A PlayStation 3 in your pocket, and maybe a game store too

Brian Crecente

Sony’s Next Generation
Portable sounds like a portable gaming machine powerful enough to
replace the Playstation 3 home console, but it’s actually meant to
augment the experience, Sony Entertainment of America President Jack Tretton says.

Unveiled at a press event in Tokyo
last week, the NGP offers controls that feel surprisingly similar to
the Playstation 3’s controller. Significantly, it is the first major
handheld to have two thumbsticks, so developers making games for the PS3
won’t have to reinvent the wheel when they bring the game to the NGP.

And the handheld, due out toward the end of 2011 at a
still undisclosed price, also has quite a few extra bells and whistles.
It includes two cameras, a built-in compass and motion sensing, 3G
connectivity, a beautiful OLED touch screen, and a pad on the underside
of the device that is touch sensitive. This underbelly sensor allows
gamers to virtually push up into the game world with a touch.

The combination of sensors and controls, Tretton
says, will deliver a new game play experience including “the opportunity
to interact directly with games in three dimension-like motion, through
‘touch, grab, trace, push and pull’ movements, controlled by the

“NGP is the newest addition to the PlayStation
platform ecosystem and is positioned to be complementary to the
experience offered with PS3,” Tretton said. “NGP is the perfect
dedicated system for consumers looking for cutting-edge portable
entertainment experiences.”

The 3DS seems to push Nintendo’s whimsical approach to gaming even further into “non-gamer” territory.

Announced just a week after Nintendo took the stage in a New York City event to unveil the price and release date for its glasses-free 3D portable gaming machine, the 3DS, the timing of Sony’s NGP news could easily be seen as deliberately thunder-stealing. And while Nintendo’s
3DS is set for a March release and NGP is only promised for sometime
this year, there’s a good chance consumers are going to start comparing
the two.

But I don’t think the two devices are really competing for the same audience.

The 3DS seems to push Nintendo’s
whimsical approach to gaming even further into “non-gamer” territory,
delivering an experience made as exciting by its unusual technology as
it is by the games you will play on it.

The NGP feels more like a Playstation 3 on the go, a
device that could allow you to finish playing the game you started on
your PS3 and television, sitting on your couch, with a portable that
offers nearly the same experience through similar graphics, power and

Tretton said that while they look at the “competitive
environment” when designing a new device, the NGP was developed as part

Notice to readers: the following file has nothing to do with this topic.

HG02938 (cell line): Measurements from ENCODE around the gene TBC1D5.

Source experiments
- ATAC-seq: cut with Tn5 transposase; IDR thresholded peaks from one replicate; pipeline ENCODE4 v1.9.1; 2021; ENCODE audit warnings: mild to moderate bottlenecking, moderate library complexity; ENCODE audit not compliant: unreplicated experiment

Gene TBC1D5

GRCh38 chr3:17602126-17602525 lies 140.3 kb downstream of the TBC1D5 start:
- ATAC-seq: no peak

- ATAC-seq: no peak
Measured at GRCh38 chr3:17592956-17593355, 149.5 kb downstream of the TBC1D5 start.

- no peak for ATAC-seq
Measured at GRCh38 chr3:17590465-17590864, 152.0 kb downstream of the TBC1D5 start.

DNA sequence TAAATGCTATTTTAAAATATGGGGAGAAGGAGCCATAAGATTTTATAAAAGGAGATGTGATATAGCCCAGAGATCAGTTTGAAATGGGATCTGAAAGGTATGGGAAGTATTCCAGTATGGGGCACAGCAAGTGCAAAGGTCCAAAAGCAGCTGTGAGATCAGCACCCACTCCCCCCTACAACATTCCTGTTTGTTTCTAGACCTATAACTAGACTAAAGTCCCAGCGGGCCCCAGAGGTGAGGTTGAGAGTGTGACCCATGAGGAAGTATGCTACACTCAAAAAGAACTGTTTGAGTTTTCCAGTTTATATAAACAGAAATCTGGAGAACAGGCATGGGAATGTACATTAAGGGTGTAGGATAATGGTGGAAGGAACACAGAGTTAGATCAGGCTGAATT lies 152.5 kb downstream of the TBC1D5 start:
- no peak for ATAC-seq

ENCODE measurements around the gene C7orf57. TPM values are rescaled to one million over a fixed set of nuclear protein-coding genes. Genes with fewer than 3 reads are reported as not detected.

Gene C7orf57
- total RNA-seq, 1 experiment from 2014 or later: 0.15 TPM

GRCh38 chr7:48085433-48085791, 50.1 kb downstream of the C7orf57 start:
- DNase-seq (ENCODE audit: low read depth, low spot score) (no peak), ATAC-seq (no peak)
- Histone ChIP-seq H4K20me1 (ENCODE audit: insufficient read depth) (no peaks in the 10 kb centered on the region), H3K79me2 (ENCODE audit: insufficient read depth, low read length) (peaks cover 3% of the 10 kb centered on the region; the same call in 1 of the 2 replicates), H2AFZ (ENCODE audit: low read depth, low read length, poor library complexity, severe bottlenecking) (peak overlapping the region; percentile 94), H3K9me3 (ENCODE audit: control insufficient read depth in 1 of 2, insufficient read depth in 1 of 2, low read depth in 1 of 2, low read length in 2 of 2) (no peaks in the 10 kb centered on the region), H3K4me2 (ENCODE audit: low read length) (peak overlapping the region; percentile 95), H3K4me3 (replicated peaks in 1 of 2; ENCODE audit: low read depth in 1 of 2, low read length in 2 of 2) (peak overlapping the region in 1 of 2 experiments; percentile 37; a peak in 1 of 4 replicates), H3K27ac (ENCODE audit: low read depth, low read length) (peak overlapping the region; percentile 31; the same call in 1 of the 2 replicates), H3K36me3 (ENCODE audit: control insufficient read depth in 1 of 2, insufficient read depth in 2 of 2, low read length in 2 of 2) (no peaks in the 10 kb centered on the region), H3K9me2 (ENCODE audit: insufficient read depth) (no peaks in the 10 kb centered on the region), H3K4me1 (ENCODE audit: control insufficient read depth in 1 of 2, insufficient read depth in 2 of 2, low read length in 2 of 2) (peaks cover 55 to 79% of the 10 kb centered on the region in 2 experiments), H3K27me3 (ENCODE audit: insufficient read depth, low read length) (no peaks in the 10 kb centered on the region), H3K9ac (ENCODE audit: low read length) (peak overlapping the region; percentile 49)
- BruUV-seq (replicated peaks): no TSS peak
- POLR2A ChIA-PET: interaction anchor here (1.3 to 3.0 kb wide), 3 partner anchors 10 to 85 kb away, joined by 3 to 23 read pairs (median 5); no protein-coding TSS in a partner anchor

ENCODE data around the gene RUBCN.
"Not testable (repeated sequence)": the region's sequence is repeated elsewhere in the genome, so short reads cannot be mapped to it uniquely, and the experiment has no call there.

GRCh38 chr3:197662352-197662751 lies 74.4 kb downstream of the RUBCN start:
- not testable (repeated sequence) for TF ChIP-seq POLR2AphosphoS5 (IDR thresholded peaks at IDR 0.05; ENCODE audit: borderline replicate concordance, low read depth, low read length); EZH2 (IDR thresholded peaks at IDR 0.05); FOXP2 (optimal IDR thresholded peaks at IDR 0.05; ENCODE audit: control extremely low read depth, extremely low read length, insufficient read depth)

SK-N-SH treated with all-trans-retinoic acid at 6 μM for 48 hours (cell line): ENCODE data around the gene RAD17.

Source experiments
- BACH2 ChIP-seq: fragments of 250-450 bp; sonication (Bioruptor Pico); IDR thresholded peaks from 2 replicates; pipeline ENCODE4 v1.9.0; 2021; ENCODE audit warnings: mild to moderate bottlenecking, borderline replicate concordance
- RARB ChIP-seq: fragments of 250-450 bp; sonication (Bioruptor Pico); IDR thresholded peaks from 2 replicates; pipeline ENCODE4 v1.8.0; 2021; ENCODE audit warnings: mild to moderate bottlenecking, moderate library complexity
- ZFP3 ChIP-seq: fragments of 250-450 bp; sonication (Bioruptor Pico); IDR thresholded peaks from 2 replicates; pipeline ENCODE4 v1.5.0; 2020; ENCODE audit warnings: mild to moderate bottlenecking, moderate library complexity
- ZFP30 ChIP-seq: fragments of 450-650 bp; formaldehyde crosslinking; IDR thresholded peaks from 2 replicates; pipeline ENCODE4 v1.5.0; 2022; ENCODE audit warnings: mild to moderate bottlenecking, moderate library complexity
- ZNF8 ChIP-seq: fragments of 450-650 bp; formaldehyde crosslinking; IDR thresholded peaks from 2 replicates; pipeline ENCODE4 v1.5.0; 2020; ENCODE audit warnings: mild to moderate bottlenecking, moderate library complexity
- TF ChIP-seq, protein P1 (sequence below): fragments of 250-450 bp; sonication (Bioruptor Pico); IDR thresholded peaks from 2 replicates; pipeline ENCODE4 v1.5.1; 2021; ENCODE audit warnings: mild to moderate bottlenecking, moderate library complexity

of a portable strategy within Sony Computer Entertainment.

What he’s getting at, I believe, is the NGP’s
greatest potential, that ability to blur the line between home console
and portable console.

There are several things we still don’t know about this device in addition to the price.

While Sony
showed off the NGP’s diminutive new storage medium, a piece of plastic
about the size of an SD flash card you might use in your camera, the
company didn’t talk much about it. It did say that the card can store
the full software titles plus add-on game content or the game save data
directly on to the card. But not how you will buy games.

Retailer GameStop was essentially cut out of the game-selling process with the release of Sony’s last portable, the PSPGo. That device had you purchase games directly from Sony and download them. No store was needed. The retailer wasn’t pleased.

This time around it seems as if Sony is still in talks with GameStop and other retailers about how exactly its many games will be sold.

“You will be able to download NGP games or other
content from the PlayStation Store to a storage media via the Internet,
or buy the new game medium at retailers,” Tretton said when I asked him
about it. “We will announce further details when ready.”

Contacted last week for comment, GameStop told me they were under a non-disclosure agreement with Sony on the subject, something that hints at more news to come.

Sony hasn’t said
whether the device will have a hard drive or whether owners of the NGP
will be able to save games themselves to this new card.

This final piece of the puzzle, along with the price,
could be a significant deal maker or deal breaker for the company and
its latest portable.

With the game industry’s big E3 show set to kick off this summer, Sony has one more chance to wow gamers with an affordable price and an innovative approach to game sales. And that’s what I hope Sony is planning to do.

It certainly sounds like it is.

“At first glance I think it’s clear that NGP is
designed to offer the kind of high-quality unparalleled interactive
entertainment on-the-go that is only possible on PlayStation,” Tretton
said. “Our fans expect that the kind of innovative technological
developments that define PlayStation’s legacy be represented in each
product we bring to market, and with NGP we’re aiming to deliver.

“We’re looking forward to sharing more on NGP in the months ahead.”


(c) 2010, Kotaku.com (Gawker Media).

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